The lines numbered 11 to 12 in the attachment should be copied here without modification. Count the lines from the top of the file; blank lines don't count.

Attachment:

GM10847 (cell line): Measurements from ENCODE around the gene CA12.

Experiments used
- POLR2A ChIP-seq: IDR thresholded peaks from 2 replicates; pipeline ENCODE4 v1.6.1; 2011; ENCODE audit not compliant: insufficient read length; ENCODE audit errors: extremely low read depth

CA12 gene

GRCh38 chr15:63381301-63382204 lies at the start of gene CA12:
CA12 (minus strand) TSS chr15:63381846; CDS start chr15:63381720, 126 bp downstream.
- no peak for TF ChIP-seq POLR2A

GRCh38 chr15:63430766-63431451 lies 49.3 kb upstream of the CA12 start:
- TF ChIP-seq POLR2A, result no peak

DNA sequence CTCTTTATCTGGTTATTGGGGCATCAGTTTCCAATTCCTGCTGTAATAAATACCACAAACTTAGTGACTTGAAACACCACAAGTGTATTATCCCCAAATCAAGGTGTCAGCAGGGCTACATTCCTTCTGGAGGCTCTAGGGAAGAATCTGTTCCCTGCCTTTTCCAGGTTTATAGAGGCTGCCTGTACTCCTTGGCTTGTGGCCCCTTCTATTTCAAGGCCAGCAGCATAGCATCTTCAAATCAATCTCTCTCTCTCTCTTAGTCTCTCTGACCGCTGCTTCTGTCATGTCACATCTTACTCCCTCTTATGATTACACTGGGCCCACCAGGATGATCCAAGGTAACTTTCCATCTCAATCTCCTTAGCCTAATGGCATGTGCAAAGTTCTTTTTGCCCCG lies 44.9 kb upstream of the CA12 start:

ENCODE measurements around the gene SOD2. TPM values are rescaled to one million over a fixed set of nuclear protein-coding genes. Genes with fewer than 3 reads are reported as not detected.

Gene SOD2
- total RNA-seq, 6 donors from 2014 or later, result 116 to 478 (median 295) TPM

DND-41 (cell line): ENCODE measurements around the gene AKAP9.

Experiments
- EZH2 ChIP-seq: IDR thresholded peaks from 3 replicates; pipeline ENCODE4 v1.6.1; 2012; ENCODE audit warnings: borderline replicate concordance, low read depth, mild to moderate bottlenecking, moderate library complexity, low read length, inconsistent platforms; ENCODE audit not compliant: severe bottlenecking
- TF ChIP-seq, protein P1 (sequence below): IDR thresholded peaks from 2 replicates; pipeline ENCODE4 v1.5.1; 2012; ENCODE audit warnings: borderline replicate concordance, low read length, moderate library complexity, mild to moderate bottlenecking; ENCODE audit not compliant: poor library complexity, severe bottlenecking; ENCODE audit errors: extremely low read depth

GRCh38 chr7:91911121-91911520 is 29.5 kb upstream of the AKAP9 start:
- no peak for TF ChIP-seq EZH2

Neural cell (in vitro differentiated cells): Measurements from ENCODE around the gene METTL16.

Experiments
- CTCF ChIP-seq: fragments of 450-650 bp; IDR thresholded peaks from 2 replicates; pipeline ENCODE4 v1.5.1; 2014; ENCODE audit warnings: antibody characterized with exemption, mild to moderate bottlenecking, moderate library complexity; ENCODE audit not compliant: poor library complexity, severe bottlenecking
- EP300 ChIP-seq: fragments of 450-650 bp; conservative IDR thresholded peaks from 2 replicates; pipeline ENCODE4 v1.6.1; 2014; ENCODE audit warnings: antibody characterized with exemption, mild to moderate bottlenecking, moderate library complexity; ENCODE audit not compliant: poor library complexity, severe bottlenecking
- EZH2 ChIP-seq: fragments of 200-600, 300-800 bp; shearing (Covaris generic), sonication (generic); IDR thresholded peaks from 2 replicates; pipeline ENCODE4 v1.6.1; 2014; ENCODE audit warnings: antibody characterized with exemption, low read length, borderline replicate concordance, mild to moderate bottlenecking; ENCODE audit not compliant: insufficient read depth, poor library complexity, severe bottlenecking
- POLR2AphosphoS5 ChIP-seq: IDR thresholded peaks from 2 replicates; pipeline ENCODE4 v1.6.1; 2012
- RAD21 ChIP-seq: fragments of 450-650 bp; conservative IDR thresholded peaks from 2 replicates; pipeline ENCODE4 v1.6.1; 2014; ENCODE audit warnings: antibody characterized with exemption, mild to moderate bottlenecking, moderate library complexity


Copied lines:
ENCODE measurements around the gene SOD2. TPM values are rescaled to one million over a fixed set of nuclear protein-coding genes. Genes with fewer than 3 reads are reported as not detected.

Gene SOD2